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New UK anti-terror law blocked in Lords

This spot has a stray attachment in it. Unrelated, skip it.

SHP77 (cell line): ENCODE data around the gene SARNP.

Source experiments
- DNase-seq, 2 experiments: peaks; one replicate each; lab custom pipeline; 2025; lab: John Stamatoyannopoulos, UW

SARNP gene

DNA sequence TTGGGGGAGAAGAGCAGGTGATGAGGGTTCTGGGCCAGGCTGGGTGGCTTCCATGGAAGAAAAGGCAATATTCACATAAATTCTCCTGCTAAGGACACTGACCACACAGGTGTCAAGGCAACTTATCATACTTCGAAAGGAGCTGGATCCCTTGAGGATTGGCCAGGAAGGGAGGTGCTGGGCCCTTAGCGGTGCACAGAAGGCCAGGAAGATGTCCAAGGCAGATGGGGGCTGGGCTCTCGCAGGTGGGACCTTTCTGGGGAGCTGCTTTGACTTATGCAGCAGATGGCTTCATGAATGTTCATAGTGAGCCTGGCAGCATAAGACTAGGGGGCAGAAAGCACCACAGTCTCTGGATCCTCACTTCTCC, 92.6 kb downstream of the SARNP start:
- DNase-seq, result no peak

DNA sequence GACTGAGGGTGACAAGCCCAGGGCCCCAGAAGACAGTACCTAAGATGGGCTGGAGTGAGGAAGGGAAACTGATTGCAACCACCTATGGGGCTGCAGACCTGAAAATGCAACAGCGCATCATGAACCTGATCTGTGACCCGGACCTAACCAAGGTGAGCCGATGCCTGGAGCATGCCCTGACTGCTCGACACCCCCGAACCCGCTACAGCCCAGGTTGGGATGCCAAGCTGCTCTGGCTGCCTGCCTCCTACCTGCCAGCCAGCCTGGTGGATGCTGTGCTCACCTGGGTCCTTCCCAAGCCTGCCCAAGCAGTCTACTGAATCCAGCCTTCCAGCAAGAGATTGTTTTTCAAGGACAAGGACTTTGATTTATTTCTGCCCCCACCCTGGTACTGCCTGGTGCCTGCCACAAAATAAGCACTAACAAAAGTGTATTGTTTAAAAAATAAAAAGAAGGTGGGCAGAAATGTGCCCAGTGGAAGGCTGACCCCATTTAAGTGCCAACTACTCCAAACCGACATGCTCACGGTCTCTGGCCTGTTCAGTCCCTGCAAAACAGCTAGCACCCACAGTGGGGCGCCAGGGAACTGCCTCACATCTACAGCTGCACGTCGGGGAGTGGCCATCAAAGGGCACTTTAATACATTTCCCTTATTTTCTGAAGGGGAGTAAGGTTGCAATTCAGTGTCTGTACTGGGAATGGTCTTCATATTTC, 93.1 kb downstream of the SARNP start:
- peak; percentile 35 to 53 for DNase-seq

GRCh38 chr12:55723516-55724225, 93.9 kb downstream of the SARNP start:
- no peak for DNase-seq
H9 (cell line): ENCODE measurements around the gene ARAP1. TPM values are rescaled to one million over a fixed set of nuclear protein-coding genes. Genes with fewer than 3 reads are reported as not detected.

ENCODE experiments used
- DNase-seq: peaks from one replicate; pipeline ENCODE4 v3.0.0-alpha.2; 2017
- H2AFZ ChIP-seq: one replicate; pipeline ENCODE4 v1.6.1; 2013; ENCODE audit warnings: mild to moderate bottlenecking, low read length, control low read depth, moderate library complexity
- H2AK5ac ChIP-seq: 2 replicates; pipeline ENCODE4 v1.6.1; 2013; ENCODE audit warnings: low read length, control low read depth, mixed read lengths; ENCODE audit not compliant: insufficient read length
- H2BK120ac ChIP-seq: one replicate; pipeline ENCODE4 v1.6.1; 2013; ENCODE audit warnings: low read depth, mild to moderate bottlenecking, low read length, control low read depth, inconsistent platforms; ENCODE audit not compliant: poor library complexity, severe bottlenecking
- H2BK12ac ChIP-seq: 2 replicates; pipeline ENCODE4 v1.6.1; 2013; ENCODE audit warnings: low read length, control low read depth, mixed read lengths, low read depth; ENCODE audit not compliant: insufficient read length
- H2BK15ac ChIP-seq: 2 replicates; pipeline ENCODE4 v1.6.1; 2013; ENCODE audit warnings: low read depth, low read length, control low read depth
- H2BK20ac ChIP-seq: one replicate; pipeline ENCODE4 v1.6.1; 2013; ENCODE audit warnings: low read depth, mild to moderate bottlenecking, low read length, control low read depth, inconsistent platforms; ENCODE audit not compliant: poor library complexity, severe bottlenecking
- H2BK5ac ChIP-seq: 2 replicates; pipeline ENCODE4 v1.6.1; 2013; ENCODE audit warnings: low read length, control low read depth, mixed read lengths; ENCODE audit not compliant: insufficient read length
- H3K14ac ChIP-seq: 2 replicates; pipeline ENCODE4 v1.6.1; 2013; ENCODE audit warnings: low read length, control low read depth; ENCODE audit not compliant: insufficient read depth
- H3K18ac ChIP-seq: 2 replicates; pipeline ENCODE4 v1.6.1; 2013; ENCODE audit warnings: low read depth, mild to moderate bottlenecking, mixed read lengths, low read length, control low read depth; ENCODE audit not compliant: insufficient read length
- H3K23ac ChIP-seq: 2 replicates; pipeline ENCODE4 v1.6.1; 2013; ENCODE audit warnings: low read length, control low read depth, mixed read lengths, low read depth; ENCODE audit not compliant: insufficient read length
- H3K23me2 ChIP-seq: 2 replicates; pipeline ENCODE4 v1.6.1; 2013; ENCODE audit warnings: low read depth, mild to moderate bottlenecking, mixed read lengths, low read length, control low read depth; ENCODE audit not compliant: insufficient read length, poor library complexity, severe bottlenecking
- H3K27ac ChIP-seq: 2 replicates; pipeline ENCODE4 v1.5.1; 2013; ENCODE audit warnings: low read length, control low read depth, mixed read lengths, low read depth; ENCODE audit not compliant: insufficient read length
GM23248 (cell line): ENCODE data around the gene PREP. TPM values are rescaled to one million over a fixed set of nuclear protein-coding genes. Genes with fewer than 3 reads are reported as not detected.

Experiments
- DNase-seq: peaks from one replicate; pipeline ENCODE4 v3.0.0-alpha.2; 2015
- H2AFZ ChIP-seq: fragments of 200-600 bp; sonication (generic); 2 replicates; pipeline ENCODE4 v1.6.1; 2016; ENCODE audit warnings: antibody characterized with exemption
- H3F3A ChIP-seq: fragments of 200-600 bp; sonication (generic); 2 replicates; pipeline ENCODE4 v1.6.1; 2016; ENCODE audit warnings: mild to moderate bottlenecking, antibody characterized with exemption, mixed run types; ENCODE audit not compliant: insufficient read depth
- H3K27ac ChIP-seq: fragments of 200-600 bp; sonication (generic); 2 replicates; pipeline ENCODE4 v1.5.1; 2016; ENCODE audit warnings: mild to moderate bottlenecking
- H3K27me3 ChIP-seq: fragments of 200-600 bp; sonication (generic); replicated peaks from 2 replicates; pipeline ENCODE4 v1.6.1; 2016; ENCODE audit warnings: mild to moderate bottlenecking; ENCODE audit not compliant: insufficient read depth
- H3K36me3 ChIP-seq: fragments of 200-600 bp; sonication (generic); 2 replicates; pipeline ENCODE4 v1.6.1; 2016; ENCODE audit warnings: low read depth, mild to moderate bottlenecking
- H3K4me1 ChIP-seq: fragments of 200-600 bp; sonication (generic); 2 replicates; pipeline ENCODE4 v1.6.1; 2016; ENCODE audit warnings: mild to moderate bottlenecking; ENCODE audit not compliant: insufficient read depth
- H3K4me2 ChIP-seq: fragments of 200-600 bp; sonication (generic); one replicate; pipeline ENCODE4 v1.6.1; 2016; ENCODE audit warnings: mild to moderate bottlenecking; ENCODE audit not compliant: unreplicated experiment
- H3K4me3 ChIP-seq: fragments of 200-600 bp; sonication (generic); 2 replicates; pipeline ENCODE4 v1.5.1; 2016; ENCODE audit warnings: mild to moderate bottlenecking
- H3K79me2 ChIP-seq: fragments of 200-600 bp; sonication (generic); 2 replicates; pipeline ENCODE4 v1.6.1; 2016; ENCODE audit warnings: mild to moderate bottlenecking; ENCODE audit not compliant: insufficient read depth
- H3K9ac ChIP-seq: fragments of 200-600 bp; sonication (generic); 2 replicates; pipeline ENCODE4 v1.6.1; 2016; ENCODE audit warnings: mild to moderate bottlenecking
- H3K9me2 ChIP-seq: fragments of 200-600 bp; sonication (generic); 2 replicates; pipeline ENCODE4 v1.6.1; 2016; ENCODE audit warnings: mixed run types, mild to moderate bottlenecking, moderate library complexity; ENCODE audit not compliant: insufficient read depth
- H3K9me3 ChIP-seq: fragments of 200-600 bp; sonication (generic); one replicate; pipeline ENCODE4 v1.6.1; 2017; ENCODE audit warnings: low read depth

[JURIST] The House of Lords, the upper chamber of the UK Parliament, Monday turned back by 249-119 a controversial anti-terror bill that would have permitted government ministers to issue so-called "control orders" limiting the movement or freedoms of certain terror suspects without charge or trial. Former Labour Party Lord Chancellor Lord Irvine [profile] is said to have been one of those voting against the Prevention of Terrorism Bill [PDF]. UK Home Secretary Charles Clarke had previously said that the bill, which passed the Commons last week, would be amended so that only judges could issue control orders mandating full house arrest, but that restriction did not apply to lesser orders that might involve tagging, curfews amd phone bans. The bill now returns to the Commons for further consideration, although what will happen there is unclear, as Prime Minister Tony Blair's government has already said that there will be no additional concessions on the bill. From London, the Guardian has more. The UK Home Office provides background information on the bill. UK human rights group Liberty prepared a critical briefing paper on the bill [PDF] in advance of today's Lords debate.

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